Hi! I'm Cadence

I was diagnosed with Chronic Myeloid Leukemia on February 12, 2018. This is my story.

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Day Zero (Transplant Day)

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Day +12

I really fell off the map there for a while, and I’m sorry If I scared anyone, but don’t be afraid! It was for very good reason(s). I promise I’m Ok. I’m actually WAY better than OK, but we will get to that in a minute.

It was a bit of a grind after day zero and everything really started to blur together fast. I lost total track of what day it was or what was happening, and I just allowed myself to listen to my body and what it needed, because I legit had energy for nothing else. I think my parents knew it was bad when I stopped even thinking about my cell phone. I would go entire days without texting them or my husband back because I couldn’t even lift it up to my face, and would just hope they would know I was OK.

The last nine days involved a f***load of sleeping. Like almost entire days where I was just sleeping or laying there, not moving. Opening my eyes seemed like a Herculean task, and if I wasn’t sleeping it’s because I was throwing up. I was on a mind-boggling number of anti-nauseants, pain meds and other drugs that made me feel extremely detached and out of it. Billy can attest to the many times I had conversations with ‘visitors’ while I was sleeping, who definitely were not in my room ‘visiting’. So if you didn’t visit, don’t worry, my brain through you did anyways haha. There were days where I couldn’t even make it to a bathroom and I had a tiny potty chair beside my bed that I had to use endlessly. I put on excessive amounts of water weight from fluid retention and would have to take drugs to help remove it all, which meant, more potty chair.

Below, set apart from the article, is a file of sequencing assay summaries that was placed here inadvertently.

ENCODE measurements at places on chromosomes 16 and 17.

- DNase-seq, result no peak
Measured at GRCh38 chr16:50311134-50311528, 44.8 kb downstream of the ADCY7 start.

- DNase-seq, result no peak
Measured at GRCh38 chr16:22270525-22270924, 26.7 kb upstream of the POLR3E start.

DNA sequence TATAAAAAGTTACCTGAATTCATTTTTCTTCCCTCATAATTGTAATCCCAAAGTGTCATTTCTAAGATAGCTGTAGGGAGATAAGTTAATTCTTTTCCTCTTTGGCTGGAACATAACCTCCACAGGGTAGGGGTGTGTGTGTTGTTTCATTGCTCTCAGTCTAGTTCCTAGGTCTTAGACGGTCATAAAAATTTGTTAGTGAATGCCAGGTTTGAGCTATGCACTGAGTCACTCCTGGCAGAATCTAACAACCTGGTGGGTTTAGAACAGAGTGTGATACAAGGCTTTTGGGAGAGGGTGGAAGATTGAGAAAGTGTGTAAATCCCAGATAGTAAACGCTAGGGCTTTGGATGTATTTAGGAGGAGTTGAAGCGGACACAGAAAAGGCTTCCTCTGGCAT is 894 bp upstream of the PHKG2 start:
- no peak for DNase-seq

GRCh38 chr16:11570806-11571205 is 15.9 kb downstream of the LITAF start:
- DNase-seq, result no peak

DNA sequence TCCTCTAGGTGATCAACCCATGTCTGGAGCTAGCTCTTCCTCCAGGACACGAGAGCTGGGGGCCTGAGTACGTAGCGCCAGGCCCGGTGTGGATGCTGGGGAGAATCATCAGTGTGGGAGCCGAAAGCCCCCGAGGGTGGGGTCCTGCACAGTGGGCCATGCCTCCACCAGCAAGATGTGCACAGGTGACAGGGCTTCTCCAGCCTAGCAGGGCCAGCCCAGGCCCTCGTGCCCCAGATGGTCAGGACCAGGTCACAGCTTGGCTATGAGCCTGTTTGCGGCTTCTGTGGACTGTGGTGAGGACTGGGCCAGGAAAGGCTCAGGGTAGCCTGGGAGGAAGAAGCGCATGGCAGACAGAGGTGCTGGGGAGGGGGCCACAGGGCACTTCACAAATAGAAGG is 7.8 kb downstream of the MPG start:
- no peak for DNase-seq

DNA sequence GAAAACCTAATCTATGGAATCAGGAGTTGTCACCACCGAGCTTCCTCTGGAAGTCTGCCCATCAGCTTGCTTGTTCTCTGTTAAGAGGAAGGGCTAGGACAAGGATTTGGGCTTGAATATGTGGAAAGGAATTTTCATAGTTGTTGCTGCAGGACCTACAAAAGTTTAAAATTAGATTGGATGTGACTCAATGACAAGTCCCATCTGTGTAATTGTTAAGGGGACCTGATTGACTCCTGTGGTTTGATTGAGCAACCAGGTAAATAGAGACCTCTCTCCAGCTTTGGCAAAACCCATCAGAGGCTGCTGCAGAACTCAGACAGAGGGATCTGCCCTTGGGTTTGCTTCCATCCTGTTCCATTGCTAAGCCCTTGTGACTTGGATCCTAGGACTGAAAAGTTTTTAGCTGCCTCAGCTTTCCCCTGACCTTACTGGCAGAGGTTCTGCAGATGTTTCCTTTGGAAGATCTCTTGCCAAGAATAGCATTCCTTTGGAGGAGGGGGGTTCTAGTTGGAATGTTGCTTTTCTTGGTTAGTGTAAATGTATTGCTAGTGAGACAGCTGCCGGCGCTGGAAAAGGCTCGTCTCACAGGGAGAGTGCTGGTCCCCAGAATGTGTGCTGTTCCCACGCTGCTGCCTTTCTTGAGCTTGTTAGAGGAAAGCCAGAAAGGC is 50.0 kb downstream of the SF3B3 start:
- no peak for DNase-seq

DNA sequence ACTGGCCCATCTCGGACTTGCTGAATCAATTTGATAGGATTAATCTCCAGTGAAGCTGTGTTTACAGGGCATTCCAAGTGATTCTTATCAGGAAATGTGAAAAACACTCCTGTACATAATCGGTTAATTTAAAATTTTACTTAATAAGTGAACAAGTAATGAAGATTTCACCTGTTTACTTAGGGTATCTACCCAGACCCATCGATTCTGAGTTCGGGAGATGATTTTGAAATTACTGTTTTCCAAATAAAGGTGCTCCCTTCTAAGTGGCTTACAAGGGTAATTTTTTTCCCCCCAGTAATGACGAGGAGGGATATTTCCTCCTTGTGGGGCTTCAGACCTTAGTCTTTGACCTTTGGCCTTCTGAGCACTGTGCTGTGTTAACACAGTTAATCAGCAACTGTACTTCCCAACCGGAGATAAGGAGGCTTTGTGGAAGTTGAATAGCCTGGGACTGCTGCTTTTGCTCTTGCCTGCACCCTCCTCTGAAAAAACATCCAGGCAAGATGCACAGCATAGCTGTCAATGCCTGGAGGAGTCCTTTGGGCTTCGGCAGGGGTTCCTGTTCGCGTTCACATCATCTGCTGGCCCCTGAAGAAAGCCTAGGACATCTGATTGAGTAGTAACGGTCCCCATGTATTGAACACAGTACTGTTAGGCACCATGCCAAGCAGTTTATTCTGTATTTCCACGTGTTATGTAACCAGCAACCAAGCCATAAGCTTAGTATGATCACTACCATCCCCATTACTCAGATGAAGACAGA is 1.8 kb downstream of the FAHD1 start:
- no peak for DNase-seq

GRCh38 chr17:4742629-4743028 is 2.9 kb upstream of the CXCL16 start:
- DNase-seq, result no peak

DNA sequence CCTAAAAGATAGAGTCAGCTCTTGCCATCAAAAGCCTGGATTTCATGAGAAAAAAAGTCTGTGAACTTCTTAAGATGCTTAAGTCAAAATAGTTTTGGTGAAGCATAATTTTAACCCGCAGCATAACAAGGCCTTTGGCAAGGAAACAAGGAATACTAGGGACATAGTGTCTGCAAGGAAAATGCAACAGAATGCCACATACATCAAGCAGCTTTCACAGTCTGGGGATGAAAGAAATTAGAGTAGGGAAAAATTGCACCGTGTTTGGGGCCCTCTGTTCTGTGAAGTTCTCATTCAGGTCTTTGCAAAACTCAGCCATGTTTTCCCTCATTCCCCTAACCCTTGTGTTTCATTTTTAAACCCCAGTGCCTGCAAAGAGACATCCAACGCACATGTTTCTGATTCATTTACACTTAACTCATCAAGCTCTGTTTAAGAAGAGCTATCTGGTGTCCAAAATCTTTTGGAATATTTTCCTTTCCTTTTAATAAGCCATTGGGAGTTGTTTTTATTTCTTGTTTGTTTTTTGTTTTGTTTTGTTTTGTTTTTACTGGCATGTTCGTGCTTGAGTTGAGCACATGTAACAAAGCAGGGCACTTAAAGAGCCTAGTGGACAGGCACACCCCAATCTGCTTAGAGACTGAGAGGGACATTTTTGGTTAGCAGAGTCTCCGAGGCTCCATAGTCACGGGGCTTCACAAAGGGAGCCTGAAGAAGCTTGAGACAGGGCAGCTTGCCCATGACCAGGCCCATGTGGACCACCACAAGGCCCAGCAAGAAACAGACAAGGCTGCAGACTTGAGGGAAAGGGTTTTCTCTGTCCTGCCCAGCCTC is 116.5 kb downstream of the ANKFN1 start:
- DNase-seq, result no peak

On top of it all (Sorry if this is TMI, if you’re a dude you can just full out skip this) I had a Lupron injection prior to my transplant to try and preserve fertility, and also pause my periods so I didn’t have to deal with excessive blood loss when my platelets dropped to zero. It is currently experimental as part of the transplant process and there was no guarantee it would work but I really wanted to try. Unfortunately due to some delay in getting access to the trial drug, I had it delivered too close to the end of my cycle and got my period, on day zero. Annoying. It lasted two entire weeks and was so severe in terms of blood loss, I required three platelet and two blood transfusions to offset it so I wouldn’t DIE. It was freaking INSANE, and a pain in the ass on top of everything.

The mouth sores when they started were vicious, but I didn’t even get them that badly, so I feel so terrible for people who Do. They are AWFUL. The bone pain in my hips and back during engraftment was also quite painful, and I had terrible stomach pains for about 4 days that were like… unbearable, as my new baby tummy tried to figure itself out. To top it all off, I was attached via my central chest line, and eventually a secondary line they had to put into my arm to accommodate a feeding tube, to a massive pole with multiple machines on it (including a pain pump, yay!) 24- hours a day, for almost two entire weeks. It made everything so difficult and required so much extra energy and effort, and I eventually really despised my pole, but it was almost my lifeline so I tried my best to ignore it. It just made showering and sleeping exceptionally hard.

The side effects of the transplant and chemo created what felt like a never ending migraine for almost a week, where if I could manage to open my eyes, I couldn’t wear my glasses. I couldn’t have lights on, no one could speak. It was like everything was irritating my brain. Again, I just pulled inward, and allowed my body the rest that it needed. As I lay there, sometimes not sleeping, but eyes closed in silence for hours, I talked to my body. I talked to my new cells. I reminded them every day they were welcome in my world, that I would always care for them, and try my best to hear them and listen to the messages they were sending me. I thanked them. I thanked my body. I thanked my old cells for keeping me alive as long as they could. It sounded silly, but it put me at east. I felt like they could hear me, and they were happy to be seen and appreciated.